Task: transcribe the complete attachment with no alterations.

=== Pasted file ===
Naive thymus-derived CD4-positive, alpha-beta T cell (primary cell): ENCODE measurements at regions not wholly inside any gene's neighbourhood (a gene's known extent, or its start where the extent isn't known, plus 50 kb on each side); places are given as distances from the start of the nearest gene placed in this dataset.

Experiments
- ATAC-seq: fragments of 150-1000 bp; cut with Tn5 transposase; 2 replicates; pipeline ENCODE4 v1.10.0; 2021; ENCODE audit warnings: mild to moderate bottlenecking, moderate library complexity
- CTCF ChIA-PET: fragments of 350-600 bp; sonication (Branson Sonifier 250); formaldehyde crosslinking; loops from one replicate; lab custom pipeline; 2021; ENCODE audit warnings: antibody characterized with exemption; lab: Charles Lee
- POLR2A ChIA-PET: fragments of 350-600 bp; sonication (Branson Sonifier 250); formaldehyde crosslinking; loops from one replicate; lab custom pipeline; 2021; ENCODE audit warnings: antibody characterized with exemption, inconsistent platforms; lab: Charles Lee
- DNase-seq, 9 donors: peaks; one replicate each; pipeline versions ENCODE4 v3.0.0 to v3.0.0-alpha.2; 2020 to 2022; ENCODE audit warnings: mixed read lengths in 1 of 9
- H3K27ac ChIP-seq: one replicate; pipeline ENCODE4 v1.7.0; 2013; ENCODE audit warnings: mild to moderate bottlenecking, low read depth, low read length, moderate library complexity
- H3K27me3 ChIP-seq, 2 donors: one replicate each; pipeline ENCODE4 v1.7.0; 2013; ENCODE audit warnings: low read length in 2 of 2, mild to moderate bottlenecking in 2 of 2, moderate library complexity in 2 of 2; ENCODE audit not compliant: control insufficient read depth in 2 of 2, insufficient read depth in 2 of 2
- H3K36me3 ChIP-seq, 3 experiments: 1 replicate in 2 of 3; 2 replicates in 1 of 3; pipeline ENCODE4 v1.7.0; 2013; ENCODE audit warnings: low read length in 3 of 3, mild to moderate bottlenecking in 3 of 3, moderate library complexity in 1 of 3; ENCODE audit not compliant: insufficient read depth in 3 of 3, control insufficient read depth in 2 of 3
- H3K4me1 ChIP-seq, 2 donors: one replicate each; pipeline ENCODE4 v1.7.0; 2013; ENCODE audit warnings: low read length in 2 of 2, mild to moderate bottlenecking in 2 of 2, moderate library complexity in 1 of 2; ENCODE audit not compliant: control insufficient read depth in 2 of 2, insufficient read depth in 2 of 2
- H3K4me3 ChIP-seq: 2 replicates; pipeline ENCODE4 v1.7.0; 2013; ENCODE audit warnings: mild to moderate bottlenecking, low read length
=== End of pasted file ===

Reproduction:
Naive thymus-derived CD4-positive, alpha-beta T cell (primary cell): ENCODE measurements at regions not wholly inside any gene's neighbourhood (a gene's known extent, or its start where the extent isn't known, plus 50 kb on each side); places are given as distances from the start of the nearest gene placed in this dataset.

Experiments
- ATAC-seq: fragments of 150-1000 bp; cut with Tn5 transposase; 2 replicates; pipeline ENCODE4 v1.10.0; 2021; ENCODE audit warnings: mild to moderate bottlenecking, moderate library complexity
- CTCF ChIA-PET: fragments of 350-600 bp; sonication (Branson Sonifier 250); formaldehyde crosslinking; loops from one replicate; lab custom pipeline; 2021; ENCODE audit warnings: antibody characterized with exemption; lab: Charles Lee
- POLR2A ChIA-PET: fragments of 350-600 bp; sonication (Branson Sonifier 250); formaldehyde crosslinking; loops from one replicate; lab custom pipeline; 2021; ENCODE audit warnings: antibody characterized with exemption, inconsistent platforms; lab: Charles Lee
- DNase-seq, 9 donors: peaks; one replicate each; pipeline versions ENCODE4 v3.0.0 to v3.0.0-alpha.2; 2020 to 2022; ENCODE audit warnings: mixed read lengths in 1 of 9
- H3K27ac ChIP-seq: one replicate; pipeline ENCODE4 v1.7.0; 2013; ENCODE audit warnings: mild to moderate bottlenecking, low read depth, low read length, moderate library complexity
- H3K27me3 ChIP-seq, 2 donors: one replicate each; pipeline ENCODE4 v1.7.0; 2013; ENCODE audit warnings: low read length in 2 of 2, mild to moderate bottlenecking in 2 of 2, moderate library complexity in 2 of 2; ENCODE audit not compliant: control insufficient read depth in 2 of 2, insufficient read depth in 2 of 2
- H3K36me3 ChIP-seq, 3 experiments: 1 replicate in 2 of 3; 2 replicates in 1 of 3; pipeline ENCODE4 v1.7.0; 2013; ENCODE audit warnings: low read length in 3 of 3, mild to moderate bottlenecking in 3 of 3, moderate library complexity in 1 of 3; ENCODE audit not compliant: insufficient read depth in 3 of 3, control insufficient read depth in 2 of 3
- H3K4me1 ChIP-seq, 2 donors: one replicate each; pipeline ENCODE4 v1.7.0; 2013; ENCODE audit warnings: low read length in 2 of 2, mild to moderate bottlenecking in 2 of 2, moderate library complexity in 1 of 2; ENCODE audit not compliant: control insufficient read depth in 2 of 2, insufficient read depth in 2 of 2
- H3K4me3 ChIP-seq: 2 replicates; pipeline ENCODE4 v1.7.0; 2013; ENCODE audit warnings: mild to moderate bottlenecking, low read length